By Dan Clendenin
Ella Fitzgerald (2019)
When it comes to origin stories, it would be hard to beat that of the American jazz singer Ella Fitzgerald (1917–1996). After her mother died when she was fifteen years old, she pretty much lived on the streets of Harlem. Then, on November 21, 1934, at the age of seventeen, she entered the “Amateur Night” contest at the famed Apollo Theater in Harlem. Her appearance was noticeably disheveled, she was nervous because she had never sung in public, and the audience laughed and booed — that is, before she started to sing. Fast forward about two years, and by 1936 she had her first hit record and was on her way to becoming a global phenomenon. Her last public performance was in 1993. Across those nearly 60 years, Fitzgerald’s many awards included 14 Grammys, the National Medal of Arts, and the Presidential Medal of Freedom. Itzhak Perlman said of Fitzgerald that “there’s only one thing you cannot teach, and that’s magic. You can’t. But when Ella turned a phrase, that was magic.” “She’s one of the reasons that makes you glad you are on this planet,” said another. I watched this film on Netflix.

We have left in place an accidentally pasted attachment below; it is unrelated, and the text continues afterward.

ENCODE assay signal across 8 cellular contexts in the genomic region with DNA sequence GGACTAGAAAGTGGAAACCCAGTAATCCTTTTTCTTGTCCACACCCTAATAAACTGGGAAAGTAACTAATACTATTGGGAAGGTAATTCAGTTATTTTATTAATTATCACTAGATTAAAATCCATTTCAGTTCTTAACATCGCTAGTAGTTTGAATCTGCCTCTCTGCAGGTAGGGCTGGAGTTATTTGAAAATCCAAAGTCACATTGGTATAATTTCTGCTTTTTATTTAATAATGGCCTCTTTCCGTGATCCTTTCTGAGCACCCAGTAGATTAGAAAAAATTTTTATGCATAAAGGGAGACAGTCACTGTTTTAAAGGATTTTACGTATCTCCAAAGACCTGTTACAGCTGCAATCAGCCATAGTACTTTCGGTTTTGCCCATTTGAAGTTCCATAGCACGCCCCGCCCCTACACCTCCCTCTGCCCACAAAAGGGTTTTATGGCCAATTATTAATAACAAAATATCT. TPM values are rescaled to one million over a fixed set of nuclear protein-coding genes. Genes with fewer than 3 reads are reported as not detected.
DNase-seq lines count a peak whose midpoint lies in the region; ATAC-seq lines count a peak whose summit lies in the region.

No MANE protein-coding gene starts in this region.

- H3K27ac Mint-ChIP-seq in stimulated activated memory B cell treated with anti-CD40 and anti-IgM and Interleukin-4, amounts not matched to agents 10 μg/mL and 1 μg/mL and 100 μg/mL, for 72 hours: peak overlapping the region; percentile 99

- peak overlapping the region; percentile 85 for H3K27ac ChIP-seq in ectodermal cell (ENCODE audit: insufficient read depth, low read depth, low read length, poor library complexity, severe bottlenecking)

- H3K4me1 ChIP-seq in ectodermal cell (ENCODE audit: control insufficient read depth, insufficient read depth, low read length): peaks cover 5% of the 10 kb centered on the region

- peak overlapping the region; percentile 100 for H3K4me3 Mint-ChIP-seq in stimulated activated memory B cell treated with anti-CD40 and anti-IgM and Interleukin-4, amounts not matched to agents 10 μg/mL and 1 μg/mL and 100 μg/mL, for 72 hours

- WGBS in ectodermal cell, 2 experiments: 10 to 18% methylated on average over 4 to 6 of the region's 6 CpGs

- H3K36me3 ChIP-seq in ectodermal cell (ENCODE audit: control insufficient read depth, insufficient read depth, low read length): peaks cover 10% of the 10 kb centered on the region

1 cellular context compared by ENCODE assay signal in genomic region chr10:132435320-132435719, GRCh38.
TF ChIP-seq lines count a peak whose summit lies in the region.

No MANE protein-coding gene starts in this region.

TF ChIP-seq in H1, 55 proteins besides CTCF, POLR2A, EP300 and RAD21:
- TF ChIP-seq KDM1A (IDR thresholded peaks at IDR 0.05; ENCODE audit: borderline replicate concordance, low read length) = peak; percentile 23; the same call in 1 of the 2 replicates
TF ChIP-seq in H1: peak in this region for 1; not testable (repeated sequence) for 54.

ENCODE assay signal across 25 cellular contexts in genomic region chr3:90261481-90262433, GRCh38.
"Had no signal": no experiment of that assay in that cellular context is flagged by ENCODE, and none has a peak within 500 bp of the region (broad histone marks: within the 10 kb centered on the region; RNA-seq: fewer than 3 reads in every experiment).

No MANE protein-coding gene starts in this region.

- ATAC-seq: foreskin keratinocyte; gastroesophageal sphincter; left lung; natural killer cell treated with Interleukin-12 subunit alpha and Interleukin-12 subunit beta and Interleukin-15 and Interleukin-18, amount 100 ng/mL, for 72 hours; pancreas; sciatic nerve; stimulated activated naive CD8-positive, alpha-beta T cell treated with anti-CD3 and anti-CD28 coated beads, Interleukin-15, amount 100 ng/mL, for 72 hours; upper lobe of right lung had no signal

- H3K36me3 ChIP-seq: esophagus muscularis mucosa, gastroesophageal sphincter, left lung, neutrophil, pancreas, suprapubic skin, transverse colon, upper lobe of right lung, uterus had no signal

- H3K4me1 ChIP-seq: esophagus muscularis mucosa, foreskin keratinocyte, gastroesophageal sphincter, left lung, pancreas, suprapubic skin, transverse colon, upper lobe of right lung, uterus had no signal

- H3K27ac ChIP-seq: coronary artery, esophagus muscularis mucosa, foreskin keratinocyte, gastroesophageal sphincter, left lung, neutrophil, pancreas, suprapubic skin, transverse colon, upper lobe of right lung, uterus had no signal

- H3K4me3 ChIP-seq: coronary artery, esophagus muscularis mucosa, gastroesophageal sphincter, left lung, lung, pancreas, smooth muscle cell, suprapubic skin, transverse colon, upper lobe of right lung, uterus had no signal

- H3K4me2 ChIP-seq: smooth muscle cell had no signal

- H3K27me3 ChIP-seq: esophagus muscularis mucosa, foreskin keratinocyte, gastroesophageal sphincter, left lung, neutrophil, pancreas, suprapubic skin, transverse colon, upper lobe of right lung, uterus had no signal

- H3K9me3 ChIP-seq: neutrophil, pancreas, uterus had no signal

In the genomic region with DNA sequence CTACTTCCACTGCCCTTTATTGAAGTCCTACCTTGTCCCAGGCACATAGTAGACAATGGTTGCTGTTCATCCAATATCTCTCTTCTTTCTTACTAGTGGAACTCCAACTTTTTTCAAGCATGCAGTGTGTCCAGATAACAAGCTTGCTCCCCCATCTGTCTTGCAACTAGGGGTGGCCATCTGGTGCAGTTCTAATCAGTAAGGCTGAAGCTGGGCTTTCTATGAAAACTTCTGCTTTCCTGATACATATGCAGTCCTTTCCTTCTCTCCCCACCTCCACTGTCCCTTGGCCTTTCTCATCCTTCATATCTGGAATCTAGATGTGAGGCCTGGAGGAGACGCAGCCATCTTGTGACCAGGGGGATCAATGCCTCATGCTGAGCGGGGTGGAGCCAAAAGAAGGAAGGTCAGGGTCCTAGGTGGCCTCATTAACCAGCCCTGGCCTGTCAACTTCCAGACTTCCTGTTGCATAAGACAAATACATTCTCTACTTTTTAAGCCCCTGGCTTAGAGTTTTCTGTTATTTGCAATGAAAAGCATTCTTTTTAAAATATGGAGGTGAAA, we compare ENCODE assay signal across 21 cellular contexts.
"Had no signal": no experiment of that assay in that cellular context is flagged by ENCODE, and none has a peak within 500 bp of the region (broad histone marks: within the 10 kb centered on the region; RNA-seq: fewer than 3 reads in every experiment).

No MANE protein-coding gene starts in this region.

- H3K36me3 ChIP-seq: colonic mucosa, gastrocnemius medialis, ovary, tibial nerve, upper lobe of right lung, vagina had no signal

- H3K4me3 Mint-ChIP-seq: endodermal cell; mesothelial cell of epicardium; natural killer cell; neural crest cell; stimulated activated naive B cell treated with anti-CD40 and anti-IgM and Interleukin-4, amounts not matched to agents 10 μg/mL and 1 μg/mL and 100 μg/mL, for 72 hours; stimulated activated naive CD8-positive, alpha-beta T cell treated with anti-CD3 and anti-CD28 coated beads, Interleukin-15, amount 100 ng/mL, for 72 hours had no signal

Dan Clendenin: firstname.lastname@example.org
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